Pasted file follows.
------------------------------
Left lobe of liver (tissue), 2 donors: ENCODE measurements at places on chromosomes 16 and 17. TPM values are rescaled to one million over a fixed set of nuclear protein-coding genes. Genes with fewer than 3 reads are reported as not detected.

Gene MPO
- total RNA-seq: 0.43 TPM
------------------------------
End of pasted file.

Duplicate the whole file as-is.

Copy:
Left lobe of liver (tissue), 2 donors: ENCODE measurements at places on chromosomes 16 and 17. TPM values are rescaled to one million over a fixed set of nuclear protein-coding genes. Genes with fewer than 3 reads are reported as not detected.

Gene MPO
- total RNA-seq: 0.43 TPM